Keep Your Treasures Safe with a 'Snail Soup' Decoy

Give your free time creative purpose

Outfox burglars with this foolproof treasure box that’s more secure than Fort Knox!

Yes, disguised as a yukky can of snail soup, this clever decoy will repel ALL unwanted attention.

It’s perfect for keeping your children’s pocket money, sweets and trading cards safe from… nosy siblings… as well as thieves…

'Snail Soup' decoy: a secret agent treasure box for kids
It’s a disgusting tin of snail soup…
'Snail Soup' decoy: a secret agent treasure box for kids
…but no, it’s a secret safe.
'Snail Soup' decoy: a secret agent treasure box for kids
The perfect place to hide your treasures!

What will I learn?

1) Tin cans REALLY are a crafting ‘super resource’, always keep a stash of them in your cupboard.

2) Even though a ‘treasure box’ is a children’s craft staple, that doesn’t mean it can’t be given a new twist.

2) PVA glue is not just great for glueing… it can also be mixed with paint to create fake ‘snail’ soup!

Step by step guide

Just follow the instructions below. To make things easier I’ve provided printable artwork, just subscribe below and you’ll receive a link.

FREE Download

To get your FREE printable artwork simply subscribe below:

Printable artwork

Time to get started…

The lid
How to make a 'snail soup decoy' treasure box: illustration 1

Remove the lid and label from an old tin can (1). Use a compass to draw a circle the size of the inner diameter of the tin can onto corrugated cardboard (2). Cut it out and ensure it fits snugly onto the inner rim of the can (3).

The fake soup
How to make a 'snail soup decoy' treasure box: illustration 2

Saw a metal spoon in half (4). Cut a small slot into the cardboard circle, the size of the sawn end of the spoon and 6mmm from the edge - the spoon must fit without gaps (5). Now make the ‘snail soup’ by mixing PVA glue with green and yellow poster paint or acrylic paint (6).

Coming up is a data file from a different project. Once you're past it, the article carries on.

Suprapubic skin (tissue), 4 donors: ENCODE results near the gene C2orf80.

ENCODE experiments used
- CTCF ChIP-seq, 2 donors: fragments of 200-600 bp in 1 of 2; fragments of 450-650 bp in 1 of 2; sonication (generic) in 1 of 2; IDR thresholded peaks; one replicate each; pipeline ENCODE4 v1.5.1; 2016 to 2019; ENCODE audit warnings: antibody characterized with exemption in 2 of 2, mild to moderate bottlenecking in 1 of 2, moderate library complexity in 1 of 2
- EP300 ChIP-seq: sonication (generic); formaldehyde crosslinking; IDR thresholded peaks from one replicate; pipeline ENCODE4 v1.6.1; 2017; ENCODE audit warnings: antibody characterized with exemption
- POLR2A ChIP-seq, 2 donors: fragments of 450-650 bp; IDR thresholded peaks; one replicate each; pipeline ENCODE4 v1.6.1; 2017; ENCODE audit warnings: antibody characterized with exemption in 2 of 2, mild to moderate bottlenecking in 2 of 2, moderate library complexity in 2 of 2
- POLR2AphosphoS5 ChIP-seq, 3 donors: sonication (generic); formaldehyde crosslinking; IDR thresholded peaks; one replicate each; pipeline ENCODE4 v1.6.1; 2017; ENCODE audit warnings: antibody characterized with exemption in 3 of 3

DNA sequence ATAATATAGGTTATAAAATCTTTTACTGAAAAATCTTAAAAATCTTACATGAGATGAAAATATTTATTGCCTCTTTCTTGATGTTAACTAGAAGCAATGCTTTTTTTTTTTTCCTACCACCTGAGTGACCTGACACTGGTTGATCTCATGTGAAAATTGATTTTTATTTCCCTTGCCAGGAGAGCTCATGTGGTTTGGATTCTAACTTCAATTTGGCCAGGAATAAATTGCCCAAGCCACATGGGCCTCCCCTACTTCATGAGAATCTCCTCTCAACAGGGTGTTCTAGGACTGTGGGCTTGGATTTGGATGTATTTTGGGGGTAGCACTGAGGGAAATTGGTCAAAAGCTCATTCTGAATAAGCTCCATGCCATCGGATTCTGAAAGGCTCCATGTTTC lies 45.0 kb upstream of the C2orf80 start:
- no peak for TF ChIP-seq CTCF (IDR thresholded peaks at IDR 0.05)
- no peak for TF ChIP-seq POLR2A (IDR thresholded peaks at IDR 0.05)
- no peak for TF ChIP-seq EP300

How to make a'snail soup decoy' treasure box: illustration 3

Place the tin can next to a wall, insert the cardboard disk and push the bottom of the spoon into the slot, leaning it against the wall for support (7).

Place a few lumps of plasticine (substitute pieces of snail!) onto the cardboard disc (8) and pour on the glue until it reaches the top of the rim (9).

Leave to dry for 2-3 days. Then paint the surface with a thin layer of PVA glue for a nice gloss finish (10).

The safe
How to make a 'snail soup decoy' treasure box: illustration 4

Measure inside of the can and workout the diameter and height required for the ‘safe’ to fit loosely inside.

Using these sizes cut 2 discs from corrugated cardboard and make one a hollow ring. Glue and wrap thin card around the discs to create a cylinder (11). Use tape to hold the card while the glue dries (12).

Print and cut out the ‘safe’ artwork and spray mount or glue it around the cylinder (13).

How to make a 'snail soup decoy' treasure box: illustration 1

Use a craft knife to cut around the door, leaving the hinged side attached (14). To prevent creasing remove a tiny strip of artwork from along the hinge (15). Finally, cut out a semi-circular finger hole on the right of the door (A).

Open the door and score along the inside of the hinge for easy opening (16).

Cut and glue card tabs onto the inside of the door and door frames (17), this helps lock the door (B) and prevent it from opening inwards (C). Finally, remove the snail soup ‘lid’ and glue it onto the top ring of the cylinder (18).

You can push the ‘safe’ back into the tin can until the fake snail soup ‘lid’ rests on the inner rim, like the first photo above. Who’d ever discover that!


  • One empty tin can
  • Corrugated cardboard
  • Paper glue for sticking card
  • PVA glue for mixing with paint
  • Poster paints & paint brush
  • Card (210gsm)
  • Craft knife
  • Pencil and compass
  • Metal (or plastic) spoon
  • Plasticine

Give it your own unique twist

Kids love secret treasure stashes (especially if they have nosy siblings). If this one is too much effort, try something different - how about hollowing out the inside of an old book - I’ve always wanted to make one of those?

Written by
Photo of Scott Bedford
Scott Bedford

Maker, Illustrator and Author